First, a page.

Men like Ibn Haukal [d. 988 AD]. Istakhari [d.957 AD] and Idrisi [d.1161 AD] give graphic accounts of the fertility and greatness of the Makran region its vibrant cities and distances from each Caravan station to the next, and cities enroute towards Sindh river. The pen-picture is so vivid that it leaves little for imagination, along with maps and their general observations as they saw the route, and the traffic on the highway. The Later Great port for Arabs on the Makran coast, and old sea capital of Makran was Tiz [Chahbahr], about 100 miles west of present Gawadar port. Where lay a city, which held the Arabs spell bound by its Grandeur and Magnificence, the convenient sheltered harbour, Even till late 19th century,  as narrated by  Colonel. Sir Thomas Holdich, in his book Gates of India,1910,enormous heaps of debris were seen in the old ruins of Tiz, with broken pottery ,suggesting that old inhabitants of Tiz, had devoted a lot of time in production of Ceramics art works, and every fresh rain unsurfaced fragments of new curiosities in Glass ware and china, Here along the coast line cities, was seen a special class of pottery, of very fine texture and finished with a light sage-green glaze-said to have possessed the property of detecting poison by cracking if poisoned  food or drink was served in them.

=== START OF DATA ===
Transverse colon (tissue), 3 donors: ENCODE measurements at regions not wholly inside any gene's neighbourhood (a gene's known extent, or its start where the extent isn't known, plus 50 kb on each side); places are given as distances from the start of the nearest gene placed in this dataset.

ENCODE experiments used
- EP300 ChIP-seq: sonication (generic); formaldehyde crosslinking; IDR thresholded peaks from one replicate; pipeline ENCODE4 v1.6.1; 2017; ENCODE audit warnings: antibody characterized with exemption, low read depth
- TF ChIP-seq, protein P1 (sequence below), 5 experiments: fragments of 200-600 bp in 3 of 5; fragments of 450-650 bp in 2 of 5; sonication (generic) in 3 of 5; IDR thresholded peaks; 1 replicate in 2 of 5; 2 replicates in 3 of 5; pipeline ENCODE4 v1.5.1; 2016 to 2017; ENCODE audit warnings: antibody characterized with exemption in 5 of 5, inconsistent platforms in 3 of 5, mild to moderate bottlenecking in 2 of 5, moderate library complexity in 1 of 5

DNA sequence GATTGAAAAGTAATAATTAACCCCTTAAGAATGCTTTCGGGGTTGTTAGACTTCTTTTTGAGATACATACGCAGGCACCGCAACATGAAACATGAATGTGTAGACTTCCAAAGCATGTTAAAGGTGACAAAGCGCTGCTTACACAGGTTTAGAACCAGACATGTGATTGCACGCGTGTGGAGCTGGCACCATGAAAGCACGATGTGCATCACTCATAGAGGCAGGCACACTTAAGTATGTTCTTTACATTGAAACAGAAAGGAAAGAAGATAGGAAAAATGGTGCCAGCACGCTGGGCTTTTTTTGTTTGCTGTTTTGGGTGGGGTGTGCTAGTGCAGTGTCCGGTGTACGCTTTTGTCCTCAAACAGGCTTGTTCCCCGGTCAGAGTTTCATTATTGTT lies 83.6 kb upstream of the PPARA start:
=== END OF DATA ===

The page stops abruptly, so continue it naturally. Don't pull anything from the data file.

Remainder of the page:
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The most obvious reason why Tiz [Chahbahr] was taken as the port of Debarkation for onward journey to Sindh river cities, was that monsoon winds did not affect the coast so far west, especially in the heavy monsoons, when all seaports of Sindh delta were rendered unapproachable in heavy rains and gales. Next in old days when Nimroz flourished in its glory it was a straight route up and onward to the Central Asia across the Oxus [ammu darya] River.

According to Idrissi, the distance between Tiz and Kiz [Kej] was 160 miles and that Kej in those times was as large as Multan, and the largest in Makran, in between lay ‘Firabuz’, Sir H. Elliot refer’s it as Kanazbun, modern, punjgur, 110 miles east of Tiz after which one of the major cities enroute was Armail [las bela] after which according to Istakhari, it took two days to reach Kambali, which has been identified as later Sonmaini port.

The fall and decline of these routes or highway has been attributed to opening up of high sea routes around the southern coast of Africa and much later in 19th century came the Suez Canal and rise of Aden seaport, which died shortly after the advent of Air travel took vogue.

Now Gawadar port once again, shows a light in this dark region once the centre of the world trade. judging from the maps attached [That in colour from the book. Fathnama i Sindh, institute of Islamic history, culture and civilization.1983] and the one in black and white, is from vol. l page-32,”History of India” by Sir H. M. Elliot]

There remains no doubt that Tiz [Chahbahar] as depicted in the Map shows clearly that it is part of Makran and Hence Pakistan.